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Sushi Etiquette

Sushi Etiquette at a Sushi Bar

Japanese food, especially sushi, has evolved here in the United States and has gained its own style.  New ingredients that would be unheard of in Japan 10-15 years ago are very common at our sushi bars now.  With this new age of evolved foods and styles, it can be difficult to grasp the rules of sushi etiquette, however as long as you respect the people around you, you should not worry about what to do and what not to do. You should enjoy yourself at a sushi bar and NOT feel intimidated. I have found that if you respect normal western dinning etiquette there should be no problem. Just remember relax, ask questions, and enjoy the food!

Below is a list of the most important etiquette at a sushi bar.

1. Never "whittle" your chopsticks.  If you have to, do it under the table so the chef can't see you!  Doing so implies that the chef is cheap. 

2. If you use your chopsticks to pick at a communal dish, use the back end of your chopsticks.  Never pass a piece of food with your chopsticks to another person's chopsticks, as this maneuver is reserved for handling cremated bones.

3. No soup spoons. Lift your soup bowl to your mouth, and use chopsticks to push the solids towards you. "Slurping" is for noodles but be respectful of others at the restaurant.

4. Eat the sliced pickled ginger with chopsticks as a palate refresher not as a salad.  The taste is quite strong, and these are only meant to be taken in small doses between dishes.

5. Dipping sauce mixing: You are adding a touch of flavor, NOT immersing every grain of rice. Mix just enough soy to use; leaving a pool of soy mix is both wasteful and insulting.  It is also good manners to only use sauce on the fish part of your sushi, not the rice.

6. Eat all you take.  Try to eat all the food that is ordered, as it is considered bad manners to waste food.

7. It is generally considered best form to eat sushi in one bite. In Japan, sushi is served in small, bite-sized pieces. In the U.S., the size of sushi pieces tends to be a little larger, but most should still be edible in one piece.

8. Depending on how traditional the sushi bar is: Ordering anything more than sushi and sashimi from the chef behind the bar is considered rude. Order everything else from the waiter/waitress. You can tell the sushi chef when you are done, but ask the waiter/waitress for the check. In Japan the people who handle food do not handle the money.

9. DO NOT ASK YOUR SUSHI CHEF "Is that fish fresh?"  Of course it’s fresh or the chef should not be serving it.  Try the fish; if it is not fresh, don't go back!

10. You are not expected to offer a drink to your sushi chef. If you do have a drink with him, he will likely toast to your health (Kampai). Sometimes buying a drink for your sushi chef will get you a free special sushi roll or something similar, but don’t rely on it!

11. Use the wasabi sparingly.  Used originally in the 19th century to kill parasites in the sushi fish, it is a common misconception that wasabi is a Japanese horseradish.  It is true, however, that many restaurants outside of Japan use dyed horseradish to imitate it.  Whichever version you have in front of you, beware, it is hot!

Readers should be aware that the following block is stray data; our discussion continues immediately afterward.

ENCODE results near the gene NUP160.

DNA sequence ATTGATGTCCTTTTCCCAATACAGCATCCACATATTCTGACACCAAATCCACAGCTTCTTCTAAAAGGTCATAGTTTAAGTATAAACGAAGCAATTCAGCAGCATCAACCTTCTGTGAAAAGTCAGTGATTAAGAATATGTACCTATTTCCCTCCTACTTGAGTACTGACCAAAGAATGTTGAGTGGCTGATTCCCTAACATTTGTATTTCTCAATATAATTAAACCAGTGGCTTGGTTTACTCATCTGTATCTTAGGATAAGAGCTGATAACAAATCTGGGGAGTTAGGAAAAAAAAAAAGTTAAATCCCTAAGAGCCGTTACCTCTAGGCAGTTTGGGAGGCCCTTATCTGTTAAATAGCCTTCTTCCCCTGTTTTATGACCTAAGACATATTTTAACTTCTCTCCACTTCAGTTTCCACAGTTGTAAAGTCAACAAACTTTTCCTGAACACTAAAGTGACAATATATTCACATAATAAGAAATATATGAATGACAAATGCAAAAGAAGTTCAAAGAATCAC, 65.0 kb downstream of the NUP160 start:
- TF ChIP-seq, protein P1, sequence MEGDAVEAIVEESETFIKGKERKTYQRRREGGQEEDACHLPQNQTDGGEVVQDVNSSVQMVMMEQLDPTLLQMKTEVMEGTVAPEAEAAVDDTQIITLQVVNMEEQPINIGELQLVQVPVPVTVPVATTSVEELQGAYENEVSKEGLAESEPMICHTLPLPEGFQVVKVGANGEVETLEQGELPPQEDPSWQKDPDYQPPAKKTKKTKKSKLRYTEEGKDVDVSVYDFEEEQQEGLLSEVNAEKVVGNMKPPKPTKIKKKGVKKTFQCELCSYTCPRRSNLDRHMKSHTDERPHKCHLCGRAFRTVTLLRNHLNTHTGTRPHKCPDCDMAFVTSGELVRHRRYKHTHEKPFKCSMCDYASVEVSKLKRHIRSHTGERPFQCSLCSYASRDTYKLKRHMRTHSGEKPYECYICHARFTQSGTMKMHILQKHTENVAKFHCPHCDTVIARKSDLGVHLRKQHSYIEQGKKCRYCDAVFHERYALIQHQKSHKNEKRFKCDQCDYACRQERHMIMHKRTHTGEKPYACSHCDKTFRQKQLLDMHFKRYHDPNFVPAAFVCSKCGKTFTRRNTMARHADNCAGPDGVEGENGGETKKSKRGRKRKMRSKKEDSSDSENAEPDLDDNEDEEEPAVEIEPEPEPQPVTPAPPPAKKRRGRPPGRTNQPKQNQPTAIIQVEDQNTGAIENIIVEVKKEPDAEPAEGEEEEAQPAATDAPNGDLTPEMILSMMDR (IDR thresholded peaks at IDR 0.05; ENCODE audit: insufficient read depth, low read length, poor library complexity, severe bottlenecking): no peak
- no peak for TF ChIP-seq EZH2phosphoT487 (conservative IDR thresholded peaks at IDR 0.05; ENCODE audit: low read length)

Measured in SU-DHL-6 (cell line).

12. Clean your hands before visiting the sushi bar.  When your waiter or waitress brings you a hot towel before the meal, remember that it is for wiping your hands.

13. Sushi is finger food.  You may use chopsticks to pick up the sushi pieces, but they may be clumsy tools.  Using your fingers in this case is perfectly acceptable. 

14. Leave a tip.  Although in Japan the service charge is included with the total cost of the meal, American sushi bars are different and work on the same tipping principle that every other restaurant does.

15. Learn a few Japanese phrases.  As with any culture, it is polite to learn a little bit of the language, if only to show your respect. Arigato gozaimasu means ‘thank you’; and sumimasen can be used as ‘excuse me’ when you want to call the waiter or waitress.  Traditionally the Japanese will say Itadakimasu! at the beginning of a meal, and Gochisousama deshita! at the end.  Although not every sushi bar is managed by Japanese-speaking people, many of them are and it is very good manners to be prepared.

16. Don’t pour sake for yourself.  If you are at a sushi bar with someone you respect you should show proper respect by filling their sake cup when empty.  Not showing this respect can be considered rude. Usually the younger person, or junior person in the company will pour for the older person or more senior in the company.

17. Don’t ask for a knife.  Sushi is not a tough food; your fingers or chopsticks are all the tools you will need.

18. Ask the chef for a fish recommendation.  Fish is a seasonal animal, and the catch of the day will vary throughout the year.  Asking the chef for his opinion not only shows that you respect him, but will likely get you top-quality sushi.

19. Know a little bit about the sushi.  Nigiri sushi is fish or roe over balls of rice; Maki sushi are rolls of sushi; Temaki is a hand roll of sushi; Sashimi is raw fish with no rice. Read our sushi guides for more information!

20.  Do not smoke at the sushi bar! Heavy smells, including perfume and aftershave will cover up any subtleties in the food and will disturb any other people sitting next to you at the sushi bar.

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